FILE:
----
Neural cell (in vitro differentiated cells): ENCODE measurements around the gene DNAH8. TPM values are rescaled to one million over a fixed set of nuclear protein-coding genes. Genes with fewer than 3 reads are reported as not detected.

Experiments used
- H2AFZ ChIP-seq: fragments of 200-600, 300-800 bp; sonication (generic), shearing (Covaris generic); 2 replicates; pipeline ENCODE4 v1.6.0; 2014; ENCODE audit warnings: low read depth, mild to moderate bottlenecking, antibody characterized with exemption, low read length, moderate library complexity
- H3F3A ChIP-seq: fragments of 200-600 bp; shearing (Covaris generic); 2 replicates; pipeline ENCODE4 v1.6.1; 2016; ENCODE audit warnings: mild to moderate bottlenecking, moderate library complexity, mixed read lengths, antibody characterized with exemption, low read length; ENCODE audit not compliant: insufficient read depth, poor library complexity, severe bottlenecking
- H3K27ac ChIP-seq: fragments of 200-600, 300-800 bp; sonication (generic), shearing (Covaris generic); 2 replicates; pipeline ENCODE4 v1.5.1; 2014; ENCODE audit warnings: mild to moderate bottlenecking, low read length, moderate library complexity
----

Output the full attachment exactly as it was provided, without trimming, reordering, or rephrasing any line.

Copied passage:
Neural cell (in vitro differentiated cells): ENCODE measurements around the gene DNAH8. TPM values are rescaled to one million over a fixed set of nuclear protein-coding genes. Genes with fewer than 3 reads are reported as not detected.

Experiments used
- H2AFZ ChIP-seq: fragments of 200-600, 300-800 bp; sonication (generic), shearing (Covaris generic); 2 replicates; pipeline ENCODE4 v1.6.0; 2014; ENCODE audit warnings: low read depth, mild to moderate bottlenecking, antibody characterized with exemption, low read length, moderate library complexity
- H3F3A ChIP-seq: fragments of 200-600 bp; shearing (Covaris generic); 2 replicates; pipeline ENCODE4 v1.6.1; 2016; ENCODE audit warnings: mild to moderate bottlenecking, moderate library complexity, mixed read lengths, antibody characterized with exemption, low read length; ENCODE audit not compliant: insufficient read depth, poor library complexity, severe bottlenecking
- H3K27ac ChIP-seq: fragments of 200-600, 300-800 bp; sonication (generic), shearing (Covaris generic); 2 replicates; pipeline ENCODE4 v1.5.1; 2014; ENCODE audit warnings: mild to moderate bottlenecking, low read length, moderate library complexity